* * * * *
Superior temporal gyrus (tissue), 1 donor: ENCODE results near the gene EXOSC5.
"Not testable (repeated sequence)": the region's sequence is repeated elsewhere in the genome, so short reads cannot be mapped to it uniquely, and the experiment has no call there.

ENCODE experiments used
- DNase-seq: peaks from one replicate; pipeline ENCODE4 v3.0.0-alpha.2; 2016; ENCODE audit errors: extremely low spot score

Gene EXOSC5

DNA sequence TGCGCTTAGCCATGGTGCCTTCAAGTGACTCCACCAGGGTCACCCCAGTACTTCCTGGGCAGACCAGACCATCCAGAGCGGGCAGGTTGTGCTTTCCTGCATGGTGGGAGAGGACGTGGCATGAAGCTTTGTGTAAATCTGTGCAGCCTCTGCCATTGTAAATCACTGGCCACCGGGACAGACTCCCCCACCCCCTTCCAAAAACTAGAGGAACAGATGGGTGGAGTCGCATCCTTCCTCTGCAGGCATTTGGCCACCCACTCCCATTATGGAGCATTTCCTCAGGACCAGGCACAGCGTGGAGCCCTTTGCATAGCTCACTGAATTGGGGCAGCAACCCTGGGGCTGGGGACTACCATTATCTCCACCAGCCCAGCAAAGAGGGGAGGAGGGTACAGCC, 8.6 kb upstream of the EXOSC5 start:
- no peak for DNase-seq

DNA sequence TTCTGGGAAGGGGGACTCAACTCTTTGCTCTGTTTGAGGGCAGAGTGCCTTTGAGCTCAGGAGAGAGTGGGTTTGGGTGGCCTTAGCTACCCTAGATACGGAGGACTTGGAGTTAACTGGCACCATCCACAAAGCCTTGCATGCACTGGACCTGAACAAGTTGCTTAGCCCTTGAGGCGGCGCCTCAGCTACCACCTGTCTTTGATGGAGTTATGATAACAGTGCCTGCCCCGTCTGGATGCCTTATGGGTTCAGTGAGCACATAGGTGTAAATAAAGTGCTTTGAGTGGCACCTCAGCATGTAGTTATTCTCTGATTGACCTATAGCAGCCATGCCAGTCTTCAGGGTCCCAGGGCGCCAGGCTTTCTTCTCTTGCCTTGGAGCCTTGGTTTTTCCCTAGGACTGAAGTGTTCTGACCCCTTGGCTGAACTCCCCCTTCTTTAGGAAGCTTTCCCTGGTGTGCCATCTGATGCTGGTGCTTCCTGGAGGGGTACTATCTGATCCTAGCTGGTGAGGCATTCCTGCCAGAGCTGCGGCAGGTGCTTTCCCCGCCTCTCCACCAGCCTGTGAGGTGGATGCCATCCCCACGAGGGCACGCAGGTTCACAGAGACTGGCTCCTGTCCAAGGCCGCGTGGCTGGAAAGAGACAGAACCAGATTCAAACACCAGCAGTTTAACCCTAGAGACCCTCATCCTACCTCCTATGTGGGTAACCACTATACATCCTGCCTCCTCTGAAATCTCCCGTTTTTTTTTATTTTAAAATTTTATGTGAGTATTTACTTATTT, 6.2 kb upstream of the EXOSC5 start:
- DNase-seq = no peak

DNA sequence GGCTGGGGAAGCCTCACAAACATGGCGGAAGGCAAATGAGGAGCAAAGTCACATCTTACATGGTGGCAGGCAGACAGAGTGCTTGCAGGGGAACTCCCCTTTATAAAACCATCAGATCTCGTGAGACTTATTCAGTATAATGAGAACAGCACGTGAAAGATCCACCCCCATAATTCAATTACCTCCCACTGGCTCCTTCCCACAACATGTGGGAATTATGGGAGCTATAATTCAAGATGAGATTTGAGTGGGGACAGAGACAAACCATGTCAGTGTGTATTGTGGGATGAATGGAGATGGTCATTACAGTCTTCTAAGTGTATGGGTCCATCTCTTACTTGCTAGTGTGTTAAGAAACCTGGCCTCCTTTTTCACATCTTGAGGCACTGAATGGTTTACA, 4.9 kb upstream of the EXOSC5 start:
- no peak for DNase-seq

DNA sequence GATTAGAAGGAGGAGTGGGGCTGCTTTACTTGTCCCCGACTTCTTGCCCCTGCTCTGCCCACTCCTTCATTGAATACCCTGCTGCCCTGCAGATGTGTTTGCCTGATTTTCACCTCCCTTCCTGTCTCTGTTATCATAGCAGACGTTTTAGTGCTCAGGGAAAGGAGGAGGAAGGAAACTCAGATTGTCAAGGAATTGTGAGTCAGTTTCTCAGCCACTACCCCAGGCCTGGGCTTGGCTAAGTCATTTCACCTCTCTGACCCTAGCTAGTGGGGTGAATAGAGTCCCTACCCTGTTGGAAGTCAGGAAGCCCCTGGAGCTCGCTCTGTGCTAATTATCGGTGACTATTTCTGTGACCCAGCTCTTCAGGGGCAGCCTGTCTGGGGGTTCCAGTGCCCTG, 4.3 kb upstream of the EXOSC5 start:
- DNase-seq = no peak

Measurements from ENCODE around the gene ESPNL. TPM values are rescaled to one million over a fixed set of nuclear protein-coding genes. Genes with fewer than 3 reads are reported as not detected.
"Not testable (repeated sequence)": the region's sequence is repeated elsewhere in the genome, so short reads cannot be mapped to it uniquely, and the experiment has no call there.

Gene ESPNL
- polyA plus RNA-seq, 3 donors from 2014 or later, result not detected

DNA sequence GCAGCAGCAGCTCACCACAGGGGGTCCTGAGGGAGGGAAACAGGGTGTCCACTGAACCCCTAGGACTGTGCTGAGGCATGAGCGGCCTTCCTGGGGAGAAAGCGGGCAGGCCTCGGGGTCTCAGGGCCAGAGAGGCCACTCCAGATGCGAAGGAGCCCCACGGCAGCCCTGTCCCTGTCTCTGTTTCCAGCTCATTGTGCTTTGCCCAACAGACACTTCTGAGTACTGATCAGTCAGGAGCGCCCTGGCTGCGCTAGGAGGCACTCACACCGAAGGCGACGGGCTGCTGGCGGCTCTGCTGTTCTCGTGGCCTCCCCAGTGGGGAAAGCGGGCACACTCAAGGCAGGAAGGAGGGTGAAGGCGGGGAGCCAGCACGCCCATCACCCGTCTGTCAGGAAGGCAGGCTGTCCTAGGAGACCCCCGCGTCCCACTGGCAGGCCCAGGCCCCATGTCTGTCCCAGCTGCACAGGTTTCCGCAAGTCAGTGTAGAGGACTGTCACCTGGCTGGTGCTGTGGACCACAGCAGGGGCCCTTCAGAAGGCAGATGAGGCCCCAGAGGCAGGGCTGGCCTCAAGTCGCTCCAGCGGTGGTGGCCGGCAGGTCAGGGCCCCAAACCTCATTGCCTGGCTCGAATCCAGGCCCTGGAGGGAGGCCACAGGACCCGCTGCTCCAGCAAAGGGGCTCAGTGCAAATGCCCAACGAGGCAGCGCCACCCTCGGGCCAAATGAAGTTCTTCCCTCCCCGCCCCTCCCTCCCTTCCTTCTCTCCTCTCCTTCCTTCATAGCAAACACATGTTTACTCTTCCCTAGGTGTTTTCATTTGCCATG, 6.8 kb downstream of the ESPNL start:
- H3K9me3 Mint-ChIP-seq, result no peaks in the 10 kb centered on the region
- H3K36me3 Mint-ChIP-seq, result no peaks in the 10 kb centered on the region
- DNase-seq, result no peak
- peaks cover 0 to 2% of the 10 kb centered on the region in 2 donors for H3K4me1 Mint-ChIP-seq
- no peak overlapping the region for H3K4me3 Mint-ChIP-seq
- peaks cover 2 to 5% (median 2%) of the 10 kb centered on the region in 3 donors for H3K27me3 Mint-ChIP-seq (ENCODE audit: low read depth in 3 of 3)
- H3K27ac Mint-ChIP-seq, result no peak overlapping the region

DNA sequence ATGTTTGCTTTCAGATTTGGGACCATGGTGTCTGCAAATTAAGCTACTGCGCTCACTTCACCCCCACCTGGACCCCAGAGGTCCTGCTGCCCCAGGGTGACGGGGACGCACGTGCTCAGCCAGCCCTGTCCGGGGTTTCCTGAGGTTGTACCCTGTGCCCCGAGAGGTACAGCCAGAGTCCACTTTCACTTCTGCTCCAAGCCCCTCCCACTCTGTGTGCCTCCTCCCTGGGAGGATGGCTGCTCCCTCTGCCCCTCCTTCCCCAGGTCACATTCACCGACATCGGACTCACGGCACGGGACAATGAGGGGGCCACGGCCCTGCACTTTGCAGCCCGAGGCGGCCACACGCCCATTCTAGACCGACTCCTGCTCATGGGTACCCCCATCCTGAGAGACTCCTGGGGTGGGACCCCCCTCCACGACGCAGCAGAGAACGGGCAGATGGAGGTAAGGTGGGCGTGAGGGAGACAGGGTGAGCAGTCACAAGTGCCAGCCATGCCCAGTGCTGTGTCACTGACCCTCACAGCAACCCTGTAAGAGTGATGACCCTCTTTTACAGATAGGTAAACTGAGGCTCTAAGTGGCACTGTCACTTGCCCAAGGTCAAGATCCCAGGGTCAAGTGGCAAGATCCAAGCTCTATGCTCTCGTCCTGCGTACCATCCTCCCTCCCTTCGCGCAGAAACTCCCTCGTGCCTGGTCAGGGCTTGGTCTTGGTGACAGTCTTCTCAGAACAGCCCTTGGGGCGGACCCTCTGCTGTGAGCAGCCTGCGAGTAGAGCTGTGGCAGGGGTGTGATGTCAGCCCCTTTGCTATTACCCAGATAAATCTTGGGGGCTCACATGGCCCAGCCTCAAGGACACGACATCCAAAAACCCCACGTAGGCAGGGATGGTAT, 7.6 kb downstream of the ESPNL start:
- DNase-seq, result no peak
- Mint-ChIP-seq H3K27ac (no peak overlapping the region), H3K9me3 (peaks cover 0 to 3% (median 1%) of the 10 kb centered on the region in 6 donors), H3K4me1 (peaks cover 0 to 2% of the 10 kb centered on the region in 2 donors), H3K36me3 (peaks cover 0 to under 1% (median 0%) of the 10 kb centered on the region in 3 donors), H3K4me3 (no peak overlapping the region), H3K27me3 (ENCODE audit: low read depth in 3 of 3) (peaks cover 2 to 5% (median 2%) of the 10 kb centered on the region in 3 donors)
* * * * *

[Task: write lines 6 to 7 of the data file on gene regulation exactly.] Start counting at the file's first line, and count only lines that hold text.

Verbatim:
DNA sequence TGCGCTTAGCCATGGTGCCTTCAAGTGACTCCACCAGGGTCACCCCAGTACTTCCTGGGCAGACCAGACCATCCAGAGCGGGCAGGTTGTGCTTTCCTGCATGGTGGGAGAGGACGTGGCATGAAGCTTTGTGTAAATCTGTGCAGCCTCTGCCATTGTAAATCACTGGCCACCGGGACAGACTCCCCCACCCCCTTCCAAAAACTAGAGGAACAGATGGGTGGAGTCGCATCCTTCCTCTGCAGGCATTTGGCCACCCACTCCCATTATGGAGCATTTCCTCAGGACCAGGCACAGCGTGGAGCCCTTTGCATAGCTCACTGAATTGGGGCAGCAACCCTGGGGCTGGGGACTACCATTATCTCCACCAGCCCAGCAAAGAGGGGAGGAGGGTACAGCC, 8.6 kb upstream of the EXOSC5 start:
- no peak for DNase-seq